Photos courtesy Open Eye Figure Theatre
For his latest project, To The Moon, Open Eye Figure Theatre's Michael Sommers will be stepping away from puppets.
That doesn't mean the heightened sense of reality -- and unreality -- that marks his work has gone away. As those with a knowledge of 1950s television may guess, the show is a riff on The Honeymooners, though one seen through a distinct Open Eye lens.
"This is a great opportunity to do theater with a capital 'T.' We have gun shots. Theater should be all these things you don't see every day," Sommers says.
Sommers stresses that The Honeymooners is just the starting point for the show. "It's not a mimic. It's drawn from the archetypes and stereotypes of the characters," he says. "How do you make a comedy into a tragedy? I looked at a lot of the Greeks. What happens after everyone comes back from exile?"
Sommers has worked with playwright Josef Evans on the show. "I had the idea for the project, and got the cast together. I knew Joe's work from Bedlam and I wanted a playwright in the room," Sommers says.
"We just talked about the concept and ideas. We were looking through these Greek plays and finding parallels that we could explore deeper. We kind of developed a framework, and then came into the rehearsal process and let it take off from there. Everyone in the cast is so exceptional, so we let it have room to be built," Evans says.
Four women take on the roles from the show: Maren Ward, Kimberly Richardson, Annie Enneking, and Emily Zimmer. As with the staging and script, the idea for the actors was not to do a copy of the likes of Jackie Gleason and Art Carney, but inhabit a similar world.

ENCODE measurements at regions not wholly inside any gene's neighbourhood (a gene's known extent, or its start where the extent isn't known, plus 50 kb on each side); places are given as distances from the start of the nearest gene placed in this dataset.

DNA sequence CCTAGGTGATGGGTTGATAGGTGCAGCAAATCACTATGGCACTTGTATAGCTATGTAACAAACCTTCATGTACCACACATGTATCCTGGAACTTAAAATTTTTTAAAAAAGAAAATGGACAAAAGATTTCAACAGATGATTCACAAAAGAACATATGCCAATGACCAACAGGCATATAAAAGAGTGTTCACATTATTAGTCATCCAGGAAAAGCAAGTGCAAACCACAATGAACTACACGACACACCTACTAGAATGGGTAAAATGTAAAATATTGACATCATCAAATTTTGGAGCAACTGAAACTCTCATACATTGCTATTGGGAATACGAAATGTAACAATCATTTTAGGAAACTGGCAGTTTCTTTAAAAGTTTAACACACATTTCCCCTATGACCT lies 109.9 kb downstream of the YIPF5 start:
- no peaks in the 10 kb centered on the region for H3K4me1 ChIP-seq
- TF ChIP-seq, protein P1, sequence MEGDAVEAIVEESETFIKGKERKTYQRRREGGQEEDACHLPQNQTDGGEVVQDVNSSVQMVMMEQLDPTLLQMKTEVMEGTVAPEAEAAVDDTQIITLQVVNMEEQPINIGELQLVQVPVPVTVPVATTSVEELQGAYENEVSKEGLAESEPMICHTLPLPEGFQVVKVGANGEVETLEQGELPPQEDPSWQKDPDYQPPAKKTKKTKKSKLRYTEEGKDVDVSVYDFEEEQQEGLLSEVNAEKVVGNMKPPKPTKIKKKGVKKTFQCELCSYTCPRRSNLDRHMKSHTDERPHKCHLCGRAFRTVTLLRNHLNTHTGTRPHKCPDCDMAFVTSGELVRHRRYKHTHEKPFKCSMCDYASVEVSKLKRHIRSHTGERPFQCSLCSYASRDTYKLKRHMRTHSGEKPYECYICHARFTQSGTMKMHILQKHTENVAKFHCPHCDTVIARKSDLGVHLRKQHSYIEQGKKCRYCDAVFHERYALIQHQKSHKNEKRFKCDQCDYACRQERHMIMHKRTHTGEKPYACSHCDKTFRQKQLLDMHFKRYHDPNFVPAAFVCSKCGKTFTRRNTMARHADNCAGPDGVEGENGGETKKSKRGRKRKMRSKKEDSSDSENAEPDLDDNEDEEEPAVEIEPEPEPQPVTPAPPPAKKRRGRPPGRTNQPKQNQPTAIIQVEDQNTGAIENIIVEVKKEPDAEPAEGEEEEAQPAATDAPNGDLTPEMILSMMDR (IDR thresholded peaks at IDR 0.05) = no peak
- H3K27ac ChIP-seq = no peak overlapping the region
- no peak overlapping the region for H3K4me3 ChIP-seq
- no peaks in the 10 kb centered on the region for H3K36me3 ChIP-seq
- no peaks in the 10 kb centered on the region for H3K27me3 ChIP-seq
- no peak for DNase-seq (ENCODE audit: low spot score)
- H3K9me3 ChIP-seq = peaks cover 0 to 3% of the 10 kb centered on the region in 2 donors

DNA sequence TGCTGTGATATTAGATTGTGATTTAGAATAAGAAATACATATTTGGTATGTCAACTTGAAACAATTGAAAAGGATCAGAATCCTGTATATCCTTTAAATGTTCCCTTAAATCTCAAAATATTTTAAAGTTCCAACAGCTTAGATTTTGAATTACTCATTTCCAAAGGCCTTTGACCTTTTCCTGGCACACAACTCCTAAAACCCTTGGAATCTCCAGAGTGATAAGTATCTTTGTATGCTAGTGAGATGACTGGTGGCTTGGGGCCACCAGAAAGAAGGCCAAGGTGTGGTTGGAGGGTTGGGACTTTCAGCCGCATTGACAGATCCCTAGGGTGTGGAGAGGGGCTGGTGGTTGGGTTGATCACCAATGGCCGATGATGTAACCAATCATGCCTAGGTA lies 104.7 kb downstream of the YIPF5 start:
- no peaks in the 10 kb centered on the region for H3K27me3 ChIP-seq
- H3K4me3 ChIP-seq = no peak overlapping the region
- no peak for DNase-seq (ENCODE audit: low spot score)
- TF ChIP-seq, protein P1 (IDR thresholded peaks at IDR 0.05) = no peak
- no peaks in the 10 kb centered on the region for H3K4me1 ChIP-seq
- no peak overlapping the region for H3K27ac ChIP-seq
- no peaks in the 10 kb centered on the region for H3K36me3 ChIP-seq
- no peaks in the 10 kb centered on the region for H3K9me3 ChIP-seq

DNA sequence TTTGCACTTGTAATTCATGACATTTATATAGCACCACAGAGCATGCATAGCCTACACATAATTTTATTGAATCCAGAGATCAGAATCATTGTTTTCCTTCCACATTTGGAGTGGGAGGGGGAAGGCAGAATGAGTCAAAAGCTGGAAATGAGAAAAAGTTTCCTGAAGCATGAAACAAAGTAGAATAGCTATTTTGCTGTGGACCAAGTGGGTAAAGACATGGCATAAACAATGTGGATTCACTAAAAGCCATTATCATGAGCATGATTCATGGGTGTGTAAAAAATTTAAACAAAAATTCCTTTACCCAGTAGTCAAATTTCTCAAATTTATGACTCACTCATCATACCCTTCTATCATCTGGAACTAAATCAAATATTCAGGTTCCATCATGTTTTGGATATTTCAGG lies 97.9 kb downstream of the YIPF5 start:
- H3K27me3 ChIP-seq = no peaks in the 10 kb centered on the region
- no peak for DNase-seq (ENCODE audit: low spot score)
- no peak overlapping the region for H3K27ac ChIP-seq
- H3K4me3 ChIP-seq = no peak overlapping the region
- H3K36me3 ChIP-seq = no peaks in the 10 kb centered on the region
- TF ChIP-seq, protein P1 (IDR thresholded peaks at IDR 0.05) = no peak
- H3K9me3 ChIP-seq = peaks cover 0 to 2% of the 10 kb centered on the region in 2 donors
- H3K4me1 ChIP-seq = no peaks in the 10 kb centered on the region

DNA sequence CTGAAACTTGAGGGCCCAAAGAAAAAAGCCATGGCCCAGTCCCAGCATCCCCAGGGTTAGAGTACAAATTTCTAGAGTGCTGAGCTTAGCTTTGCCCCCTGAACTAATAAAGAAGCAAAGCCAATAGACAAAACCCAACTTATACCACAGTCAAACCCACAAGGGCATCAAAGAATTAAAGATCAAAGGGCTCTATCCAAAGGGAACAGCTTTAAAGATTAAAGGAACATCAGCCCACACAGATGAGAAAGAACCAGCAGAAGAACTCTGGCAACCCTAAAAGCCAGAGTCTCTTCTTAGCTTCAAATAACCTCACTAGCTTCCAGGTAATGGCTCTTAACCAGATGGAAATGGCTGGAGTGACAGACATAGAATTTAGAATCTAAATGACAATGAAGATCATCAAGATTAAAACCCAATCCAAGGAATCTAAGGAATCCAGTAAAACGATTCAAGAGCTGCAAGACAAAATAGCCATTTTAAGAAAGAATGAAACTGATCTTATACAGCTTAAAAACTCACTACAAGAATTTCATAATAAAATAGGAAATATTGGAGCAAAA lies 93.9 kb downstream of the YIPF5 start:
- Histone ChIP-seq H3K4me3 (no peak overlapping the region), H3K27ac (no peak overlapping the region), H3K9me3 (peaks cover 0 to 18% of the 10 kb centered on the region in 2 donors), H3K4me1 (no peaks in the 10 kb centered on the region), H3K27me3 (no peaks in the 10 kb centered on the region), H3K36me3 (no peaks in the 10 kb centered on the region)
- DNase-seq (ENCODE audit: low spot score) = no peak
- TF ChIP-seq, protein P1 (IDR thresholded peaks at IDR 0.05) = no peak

"We had a strong backbone of the play, but what they bring to it physically and character-wise has been amazing," Sommers says.
"It's been an interesting challenge for the actors. It's a clash between comedy and tragedy and the styles coming right up against each other in the piece. We do have some of the language that is directly from the Greek plays," Evans says. "The interesting thing about these sitcom characters is that by nature they are kind of one dimensional. They are finding more weight behind the kinds of things that happen."
All of this has been a thrill for the playwright. "As a playwright, it has been a cool experience. Bedlam is so collaborative. The shows there have been built out of knowing who the actors were. It is nice to have a similar energy in terms of collaboration," Evans says.
How the last piece of the puzzle -- the audience -- will react is a thrill the creators can't wait to face.
"It will be interesting to see audience reactions. I think it will be different every night. There are things that are hilarious or horrifying. It may be that people react very differently to what they are seeing onstage," Evans says.
To The Moon
Open Eye Figure Theatre
506 E. 24th St., Minneapolis
Friday through March 10
For tickets and information, call 612-874-6338 or visit online.